Families Eating Smart and Moving More (FESMM)

NC Division of Public Health: Nutrition Services Branch and Community and Clinical Connections for Prevention and Health Branch; NC State Extension, NC State University

Overview

Families Eating Smart, Moving More (FESMM) is a direct education intervention designed to improve dietary intake, increase daily physical activity, and improve home food safety practices, food resource management, and food security. FESMM is a curriculum package that is evidence-based and hands-on.The intervention provides interactive nutrition education sessions that were developed based on a community needs assessment of existing data showing diet and physical activity behaviors, food resource management skills, food safety practices, and food security practices among low-income, low-resource adults living in NCThe lessons in the curriculum include recipes along with physical activities that help participants learn simple solutions to eat smart and be active every day. FESMM addresses key behaviors linked to obesity by helping families learn how to increase fruit and vegetable intake, eat together as a family, reduce screen/sedentary time, control portion sizes, and limit consumption of sugar-sweetened beverages. 

 

Target Behavior: Healthy Eating, Physical Activity and Reducing Screen Time  
Intervention Type: Direct Education 

Intervention Reach and Adoption

FESMM targets low-income parents, pregnant, and breastfeeding women. FESMM incorporates hands-on food preparation using simple recipes that require minimal ingredients, and little equipmentIn 2019, 41 county governments partnered with EFNEP (Expanded Food and Nutrition Education Program) in North Carolina to fund peer educators. Program delivery partners included 32 Adult Education & Training sites, 26 faith communities, 32 community centerstwo Emergency Food Assistance sites, three farmers markets, one food store, 12 Head Starts, 16 Health Care sites, four libraries, five schools, 15 public housing sites, three shelters, two WIC clinics, two worksites and seven other organizations serving low-income families with children. 2,647 participants enrolled in the program.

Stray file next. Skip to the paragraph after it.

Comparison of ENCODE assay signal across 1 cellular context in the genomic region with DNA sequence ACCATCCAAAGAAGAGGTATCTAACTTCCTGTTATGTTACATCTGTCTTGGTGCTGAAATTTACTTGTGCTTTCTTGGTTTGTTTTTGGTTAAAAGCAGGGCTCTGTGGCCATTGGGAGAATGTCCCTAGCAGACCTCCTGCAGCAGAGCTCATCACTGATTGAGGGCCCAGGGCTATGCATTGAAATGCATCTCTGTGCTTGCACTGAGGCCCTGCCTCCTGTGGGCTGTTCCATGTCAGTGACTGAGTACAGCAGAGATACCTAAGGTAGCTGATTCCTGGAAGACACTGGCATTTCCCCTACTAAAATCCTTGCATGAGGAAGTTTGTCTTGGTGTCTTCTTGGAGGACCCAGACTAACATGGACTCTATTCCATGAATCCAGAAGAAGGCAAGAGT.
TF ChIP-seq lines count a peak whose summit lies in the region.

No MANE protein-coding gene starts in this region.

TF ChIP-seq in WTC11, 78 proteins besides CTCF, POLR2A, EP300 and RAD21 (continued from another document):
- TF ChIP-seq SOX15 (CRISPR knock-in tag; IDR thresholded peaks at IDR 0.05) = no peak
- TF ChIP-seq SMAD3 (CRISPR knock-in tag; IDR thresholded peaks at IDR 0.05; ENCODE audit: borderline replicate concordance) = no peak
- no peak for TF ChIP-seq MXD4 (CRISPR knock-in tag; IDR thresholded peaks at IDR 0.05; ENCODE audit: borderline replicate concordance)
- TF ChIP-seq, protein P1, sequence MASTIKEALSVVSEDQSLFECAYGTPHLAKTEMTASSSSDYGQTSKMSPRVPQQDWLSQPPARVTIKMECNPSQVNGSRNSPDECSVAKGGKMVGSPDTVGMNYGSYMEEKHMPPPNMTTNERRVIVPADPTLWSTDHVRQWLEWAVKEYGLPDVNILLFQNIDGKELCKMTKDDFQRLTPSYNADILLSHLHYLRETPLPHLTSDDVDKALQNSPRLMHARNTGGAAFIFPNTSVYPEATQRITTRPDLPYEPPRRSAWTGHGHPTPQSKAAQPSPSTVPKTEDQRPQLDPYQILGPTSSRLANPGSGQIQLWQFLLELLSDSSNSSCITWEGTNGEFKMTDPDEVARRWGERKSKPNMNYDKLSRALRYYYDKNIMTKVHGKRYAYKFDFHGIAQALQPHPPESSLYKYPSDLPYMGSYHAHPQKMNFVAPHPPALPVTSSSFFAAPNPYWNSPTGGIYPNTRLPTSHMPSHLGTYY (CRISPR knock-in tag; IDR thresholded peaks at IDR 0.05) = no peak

Setting: Farmers markets, Community (Live), Faith-based community, Food pantries, Health care, Retail (Shop/Eat), School (Learn), USDA program sites (not National School Lunch Program), Worksite (Work) 
Target Audience: Pregnant/Breastfeeding Women, Parents/Mothers/Fathers. 
Race/Ethnicity: All 

Intervention Components

FESMM’s critical components include 

  • Dialogue around lesson topics that engage and value participant experiences 
  • A food activity that includes a tasting, recipe demonstration, or hands-on preparation, modified for budget and facility 
  • Participation in a physical activity that is modified for ability or setting 
  • A goal setting component for participants 

Each lesson of FESMM uses dialogue that helps meet participants where they are in considering behavior change. Through dialogue, food, and physical activities, participants are encouraged to consider a small change they want to make. Strategies to overcome potential barriers to change are also discussed. Educators are provided “media moments” that assist with follow-up between lessons via closed Facebook group, text, or email. Participants are encouraged to share progress on meeting their goals during each session. To support individual behavioral change, educators are provided prompts to engage partners who are positioned to affect PSE changes that support healthy eating and physical activity.  

FESMM includes 21 lessons with a minimum of six lessons to achieve impacts. Each lesson includes a recipe that can be implemented through a guided tasting, demonstration, or hands-on preparation. Recipe videos walk participants through the recipe, substitutions, and suggestions to save money. Simple preparation techniques that consider participant time, food costs, preparation skills, and kitchen equipment help participants learn how to prepare and eat more meals at home. Physical activities are included in each lesson. The curriculum visuals (PowerPoints, participant handouts, videos) are available in both English and Spanish. 

Intervention Materials

Families Eating Smart and Moving More curriculum includes:  

  • A leader guide 
  • 21 evidence-based, scripted lessons 
  • PowerPoint presentations with embedded recipe, physical activity, and concept videos (English and Spanish) 
  • Teaching kit with lesson review activities (English and Spanish) 
  • Four research-developed guides to help facilitators adjust their approach for specific audiences 
  • Participant handouts (English and Spanish) 
  • Recruitment tools (English and Spanish)  

More information about available materials and a sample lesson can be found at:  https://ncefnep.org/partners-materials.php